Floridians struggle to keep property insurance policies
News-Sun (Sebring, FL)
SEBRING — Florida's property insurance market is in crisis, but you don't have to tell Highlands County residents that.
Like other property owners in the state, local homeowners are receiving cancellation notices from insurance carriers the state Office of Insurance Regulation has declared insolvent.
Mark Friedlander, the Florida analyst for the Insurance Information Institute, says Universal Property and Casualty, the largest private insurer in Florida, just announced a moratorium on writing new business in several Florida counties due to the unstable market. In total, 13 home insurers in Florida have stopped writing new business in either parts or the entire state since January, he says.
It's also no secret that carriers have paid out billions of dollars to fight fraudulent and frivolous claims from roofing companies that have the homeowner's permission to collect from insurance companies. Roofing companies have been knocking on doors and promising homeowners they can get them a new roof for free, even when the roof has minor damage.
The state's property insurers paid out $15 billion in claims – many of them fraudulent — between 2013 and 2020. A single attorney alone has filed 10,000 lawsuits against insurance companies in Florida, the analyst says.
And who pays the lawyers when the insurance companies lose in court? The insurance companies, which kills their bottom line.
Highlands County residents who find themselves without property insurance can go to the state-run Citizens Property Insurance Corporation (CPIC). Citizens insurance is required to offer an option for homeowners within 30 days, but the state agency is straining under the weight of homeowners seeking policies through them. The state agency says it's processing 30,000 new policies a month and will reach a million policyholders by January. Its systems can't keep up.
Curtis Slade of First Insurance of Lake Placid Inc. says he's hearing from people whose insurance carriers are in trouble.
"We have received quite a few calls from new prospects due to some of the recent insolvency issues and we have had success in finding alternate coverage for them," he says. "For many, Citizens is quickly becoming the only option available."
Chapman Insurance Group is an agency that helps homeowners and business owners find the right property insurance with the right insurance carrier.
"We've had five go into liquidation this year," says Brian Chapman Jr., who has a home in Lake Placid. "It's miserable. State law gives us 30 days to replace that policy for the customer or they lose coverage on that policy. We do our best to find them a new carrier."
Megan Peck, office manager at Budget Bi-Rite Insurance of Sebring, has seen the same trend in Highlands County.
"We tell folks we'll help them find a carrier, we shop them with other carriers," Peck says. "We can't find a new carrier for perhaps 1 percent of callers."
Bi-Rite and other insurance carriers have found a way to bypass fraudulent roof replacement schemes by recommending a roof inspector it trusts, Peck says. That way, homeowners don't have to rely on a roofing company knocking on doors for an honest assessment. It also protects insurance companies against fraudulent claims.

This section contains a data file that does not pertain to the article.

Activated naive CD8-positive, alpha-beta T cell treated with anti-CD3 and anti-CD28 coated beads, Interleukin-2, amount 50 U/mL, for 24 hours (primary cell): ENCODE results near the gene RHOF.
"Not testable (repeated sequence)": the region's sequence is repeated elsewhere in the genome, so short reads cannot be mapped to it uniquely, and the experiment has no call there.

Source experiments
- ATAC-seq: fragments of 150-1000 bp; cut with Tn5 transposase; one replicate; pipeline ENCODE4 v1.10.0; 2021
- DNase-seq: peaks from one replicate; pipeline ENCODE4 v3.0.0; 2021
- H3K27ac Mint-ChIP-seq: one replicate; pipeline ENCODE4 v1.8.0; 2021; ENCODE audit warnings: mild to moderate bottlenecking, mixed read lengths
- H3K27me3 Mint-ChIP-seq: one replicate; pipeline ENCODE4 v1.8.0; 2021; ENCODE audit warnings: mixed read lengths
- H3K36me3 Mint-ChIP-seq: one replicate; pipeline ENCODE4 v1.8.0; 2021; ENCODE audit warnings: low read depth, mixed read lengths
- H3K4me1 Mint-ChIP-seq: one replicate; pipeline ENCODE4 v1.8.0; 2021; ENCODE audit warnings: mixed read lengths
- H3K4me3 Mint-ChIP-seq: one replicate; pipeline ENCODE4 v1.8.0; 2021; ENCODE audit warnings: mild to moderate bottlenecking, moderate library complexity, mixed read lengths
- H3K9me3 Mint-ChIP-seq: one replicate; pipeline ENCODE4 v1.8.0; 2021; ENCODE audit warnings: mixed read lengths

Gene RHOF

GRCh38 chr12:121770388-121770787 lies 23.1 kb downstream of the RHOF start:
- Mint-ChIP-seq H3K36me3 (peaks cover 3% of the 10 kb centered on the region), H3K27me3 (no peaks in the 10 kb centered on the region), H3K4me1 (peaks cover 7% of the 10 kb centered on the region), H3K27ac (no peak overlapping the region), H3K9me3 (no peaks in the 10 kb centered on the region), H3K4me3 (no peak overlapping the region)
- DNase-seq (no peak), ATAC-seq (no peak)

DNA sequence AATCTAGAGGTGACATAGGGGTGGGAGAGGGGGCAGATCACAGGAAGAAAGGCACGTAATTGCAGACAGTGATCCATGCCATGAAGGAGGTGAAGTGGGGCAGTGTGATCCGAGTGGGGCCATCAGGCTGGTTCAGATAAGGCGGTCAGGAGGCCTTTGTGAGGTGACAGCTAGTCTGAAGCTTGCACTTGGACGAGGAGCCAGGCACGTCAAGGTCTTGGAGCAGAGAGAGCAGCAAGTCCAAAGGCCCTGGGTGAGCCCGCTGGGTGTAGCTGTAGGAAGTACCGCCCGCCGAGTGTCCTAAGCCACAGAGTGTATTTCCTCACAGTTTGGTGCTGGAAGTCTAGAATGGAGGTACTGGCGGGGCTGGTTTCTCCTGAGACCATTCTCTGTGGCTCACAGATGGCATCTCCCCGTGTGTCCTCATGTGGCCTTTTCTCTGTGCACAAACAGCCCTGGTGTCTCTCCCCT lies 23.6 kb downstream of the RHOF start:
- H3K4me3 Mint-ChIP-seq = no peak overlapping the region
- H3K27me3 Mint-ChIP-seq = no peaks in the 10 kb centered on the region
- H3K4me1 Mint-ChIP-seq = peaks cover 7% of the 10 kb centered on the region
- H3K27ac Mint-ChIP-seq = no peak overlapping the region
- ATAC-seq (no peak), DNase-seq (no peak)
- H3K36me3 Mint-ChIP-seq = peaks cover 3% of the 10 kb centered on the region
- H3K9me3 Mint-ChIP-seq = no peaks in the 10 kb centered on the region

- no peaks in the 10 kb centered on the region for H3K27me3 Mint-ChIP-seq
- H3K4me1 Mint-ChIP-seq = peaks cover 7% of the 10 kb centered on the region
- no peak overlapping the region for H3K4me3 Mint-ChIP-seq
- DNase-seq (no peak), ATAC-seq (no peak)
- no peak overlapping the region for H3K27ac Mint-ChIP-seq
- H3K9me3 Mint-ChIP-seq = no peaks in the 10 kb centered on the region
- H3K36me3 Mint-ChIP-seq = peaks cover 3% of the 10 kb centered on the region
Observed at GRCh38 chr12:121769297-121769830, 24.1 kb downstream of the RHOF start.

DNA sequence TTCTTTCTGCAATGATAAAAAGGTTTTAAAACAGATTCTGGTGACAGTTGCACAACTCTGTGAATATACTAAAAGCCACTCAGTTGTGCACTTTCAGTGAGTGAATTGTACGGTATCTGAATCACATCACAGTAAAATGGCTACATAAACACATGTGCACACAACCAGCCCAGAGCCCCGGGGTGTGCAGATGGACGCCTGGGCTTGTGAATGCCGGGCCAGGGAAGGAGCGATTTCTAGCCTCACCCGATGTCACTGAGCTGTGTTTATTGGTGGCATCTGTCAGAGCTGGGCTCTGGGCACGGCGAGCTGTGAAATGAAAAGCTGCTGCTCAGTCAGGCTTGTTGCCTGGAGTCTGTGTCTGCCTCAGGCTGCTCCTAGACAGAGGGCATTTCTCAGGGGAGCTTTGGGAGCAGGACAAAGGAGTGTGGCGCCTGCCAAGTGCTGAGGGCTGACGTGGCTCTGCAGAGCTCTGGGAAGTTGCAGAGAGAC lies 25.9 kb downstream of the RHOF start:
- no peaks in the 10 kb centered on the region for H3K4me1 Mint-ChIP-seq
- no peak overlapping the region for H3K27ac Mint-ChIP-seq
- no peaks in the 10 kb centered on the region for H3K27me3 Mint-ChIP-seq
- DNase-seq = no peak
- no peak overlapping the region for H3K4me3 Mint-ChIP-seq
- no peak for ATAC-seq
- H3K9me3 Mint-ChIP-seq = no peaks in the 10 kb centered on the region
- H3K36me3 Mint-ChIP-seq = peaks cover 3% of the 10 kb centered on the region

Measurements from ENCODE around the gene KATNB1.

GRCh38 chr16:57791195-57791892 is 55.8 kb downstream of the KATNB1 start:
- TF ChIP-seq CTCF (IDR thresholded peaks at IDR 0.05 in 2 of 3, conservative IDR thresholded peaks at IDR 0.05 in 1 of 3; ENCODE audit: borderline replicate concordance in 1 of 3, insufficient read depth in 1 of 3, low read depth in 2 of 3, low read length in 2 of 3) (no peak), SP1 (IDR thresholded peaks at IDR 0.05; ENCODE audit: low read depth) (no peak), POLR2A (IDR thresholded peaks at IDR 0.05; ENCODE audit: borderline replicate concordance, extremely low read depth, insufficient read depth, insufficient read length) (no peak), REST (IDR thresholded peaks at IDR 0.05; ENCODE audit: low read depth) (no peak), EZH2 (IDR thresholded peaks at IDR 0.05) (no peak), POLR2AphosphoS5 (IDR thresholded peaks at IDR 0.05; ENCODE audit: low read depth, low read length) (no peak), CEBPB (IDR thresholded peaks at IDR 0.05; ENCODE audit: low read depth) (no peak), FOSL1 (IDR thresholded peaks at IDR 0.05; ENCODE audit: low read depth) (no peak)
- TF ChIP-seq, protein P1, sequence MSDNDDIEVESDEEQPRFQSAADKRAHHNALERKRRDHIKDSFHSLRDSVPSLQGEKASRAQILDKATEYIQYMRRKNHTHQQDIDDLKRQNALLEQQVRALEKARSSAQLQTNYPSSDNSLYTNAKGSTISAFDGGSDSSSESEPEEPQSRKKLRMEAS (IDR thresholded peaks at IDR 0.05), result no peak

"It's been happening, it's definitely been happening, especially after the recent hail storm," she says of roofing companies pricing new roofs. "Some people are elderly and can't get on their roof, so they entrust a stranger and go into it blindly."
So Peck and other insurance company managers suggest letting the insurance company inspect the roof.
"We have an inspector we prefer, for our clients too, and he gave us a deal if they wanted him to come out to do a special inspection at a small fee. So they were able to get a legitimate opinion that we trust, too."
There is relief, however, in the new property insurance law that took effect July 1. It took a special Legislative session to write it.
The Legislature promised $2 billion of reinsurance coverage at no cost to insurers. Known as the Reinsurance to Assist Policyholders (RAP) program, it bucks up insurers so they can pay claims. In return, carriers must reduce rates to policyholders.
The new law also prohibits contractors from inducing a homeowner for the purposes of making a property insurance claim for roof damage unless they also notify the homeowner of their rights.
According to Peck, the new bill helps protect homeowners from carriers who cancel them because their roofs are too old. The new rule: Homeowners can't be canceled when a roof is less than 15 years old, or when an older roof is still in good shape.
"Insurance companies were non-renewing homeowner policies when roofs hit a certain age," Peck says. "They put a cap on that."
Slade also likes the rule on roof life.
"It is nice that the insured are being given an opportunity to provide a 'roof useful life certification' to their insurance companies for roofs that are over 15 years old. I think that there is the potential for SB 2D to help a lot of the issues that have become prevalent over the last few years," Slade said, "but it will take time to see the full effects."